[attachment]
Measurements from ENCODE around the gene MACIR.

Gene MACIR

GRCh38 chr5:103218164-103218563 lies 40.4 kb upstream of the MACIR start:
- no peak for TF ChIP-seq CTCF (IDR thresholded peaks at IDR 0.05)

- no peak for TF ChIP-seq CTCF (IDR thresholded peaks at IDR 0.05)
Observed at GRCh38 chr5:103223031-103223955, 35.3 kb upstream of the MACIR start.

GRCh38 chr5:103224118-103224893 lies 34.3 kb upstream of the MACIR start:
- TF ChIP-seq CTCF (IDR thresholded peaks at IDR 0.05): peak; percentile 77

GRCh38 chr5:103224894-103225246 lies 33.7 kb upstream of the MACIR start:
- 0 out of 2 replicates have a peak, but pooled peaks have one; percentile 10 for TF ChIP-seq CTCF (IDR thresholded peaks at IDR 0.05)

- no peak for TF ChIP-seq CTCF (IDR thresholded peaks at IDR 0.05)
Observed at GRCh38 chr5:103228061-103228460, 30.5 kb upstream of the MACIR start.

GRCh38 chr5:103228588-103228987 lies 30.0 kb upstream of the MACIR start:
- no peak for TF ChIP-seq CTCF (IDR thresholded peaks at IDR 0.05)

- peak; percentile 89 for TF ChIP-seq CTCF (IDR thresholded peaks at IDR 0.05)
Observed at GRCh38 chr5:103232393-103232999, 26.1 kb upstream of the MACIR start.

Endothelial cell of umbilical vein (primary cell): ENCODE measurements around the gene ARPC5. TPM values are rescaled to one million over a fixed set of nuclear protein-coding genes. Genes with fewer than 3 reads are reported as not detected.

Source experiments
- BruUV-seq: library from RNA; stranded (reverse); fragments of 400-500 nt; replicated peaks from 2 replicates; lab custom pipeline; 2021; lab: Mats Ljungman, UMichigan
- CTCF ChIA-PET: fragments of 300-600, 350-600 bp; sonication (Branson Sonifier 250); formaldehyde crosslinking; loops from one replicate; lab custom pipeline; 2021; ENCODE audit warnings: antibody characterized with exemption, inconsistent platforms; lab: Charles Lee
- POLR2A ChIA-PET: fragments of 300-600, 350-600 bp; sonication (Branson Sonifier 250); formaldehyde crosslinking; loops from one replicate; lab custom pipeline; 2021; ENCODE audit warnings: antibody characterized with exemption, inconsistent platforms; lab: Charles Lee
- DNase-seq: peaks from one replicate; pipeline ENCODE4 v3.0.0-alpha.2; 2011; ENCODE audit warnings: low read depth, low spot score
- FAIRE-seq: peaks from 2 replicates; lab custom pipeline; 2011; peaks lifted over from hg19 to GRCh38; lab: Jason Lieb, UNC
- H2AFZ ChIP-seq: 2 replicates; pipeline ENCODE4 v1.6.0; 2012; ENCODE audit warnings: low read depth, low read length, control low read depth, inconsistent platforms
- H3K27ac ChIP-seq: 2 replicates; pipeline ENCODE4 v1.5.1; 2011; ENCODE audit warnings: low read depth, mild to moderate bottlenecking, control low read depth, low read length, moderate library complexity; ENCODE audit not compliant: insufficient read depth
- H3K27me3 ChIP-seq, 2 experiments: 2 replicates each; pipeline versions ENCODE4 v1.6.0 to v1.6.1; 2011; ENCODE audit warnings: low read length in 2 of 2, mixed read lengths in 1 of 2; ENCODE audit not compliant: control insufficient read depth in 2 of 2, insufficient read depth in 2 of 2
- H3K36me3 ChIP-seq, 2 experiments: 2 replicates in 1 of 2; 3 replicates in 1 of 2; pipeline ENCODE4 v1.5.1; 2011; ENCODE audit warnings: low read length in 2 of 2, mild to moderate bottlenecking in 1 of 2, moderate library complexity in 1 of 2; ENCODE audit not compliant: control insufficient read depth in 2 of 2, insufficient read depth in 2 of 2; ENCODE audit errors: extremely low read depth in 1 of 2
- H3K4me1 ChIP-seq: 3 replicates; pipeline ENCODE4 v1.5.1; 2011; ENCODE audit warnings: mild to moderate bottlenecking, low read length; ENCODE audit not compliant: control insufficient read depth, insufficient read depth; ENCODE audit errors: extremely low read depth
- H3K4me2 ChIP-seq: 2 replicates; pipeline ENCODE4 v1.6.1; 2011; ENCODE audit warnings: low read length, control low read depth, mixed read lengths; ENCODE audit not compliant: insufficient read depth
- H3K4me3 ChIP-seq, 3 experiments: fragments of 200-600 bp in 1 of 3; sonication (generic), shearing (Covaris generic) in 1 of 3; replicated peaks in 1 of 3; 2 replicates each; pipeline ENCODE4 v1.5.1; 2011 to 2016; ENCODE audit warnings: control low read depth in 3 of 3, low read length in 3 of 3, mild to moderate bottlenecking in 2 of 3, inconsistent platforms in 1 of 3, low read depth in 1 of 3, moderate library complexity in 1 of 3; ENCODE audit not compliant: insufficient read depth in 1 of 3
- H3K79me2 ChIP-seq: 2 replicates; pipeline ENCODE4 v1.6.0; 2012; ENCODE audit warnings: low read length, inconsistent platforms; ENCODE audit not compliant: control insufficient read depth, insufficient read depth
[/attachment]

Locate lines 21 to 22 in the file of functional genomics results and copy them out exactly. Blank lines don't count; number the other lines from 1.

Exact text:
- POLR2A ChIA-PET: fragments of 300-600, 350-600 bp; sonication (Branson Sonifier 250); formaldehyde crosslinking; loops from one replicate; lab custom pipeline; 2021; ENCODE audit warnings: antibody characterized with exemption, inconsistent platforms; lab: Charles Lee
- DNase-seq: peaks from one replicate; pipeline ENCODE4 v3.0.0-alpha.2; 2011; ENCODE audit warnings: low read depth, low spot score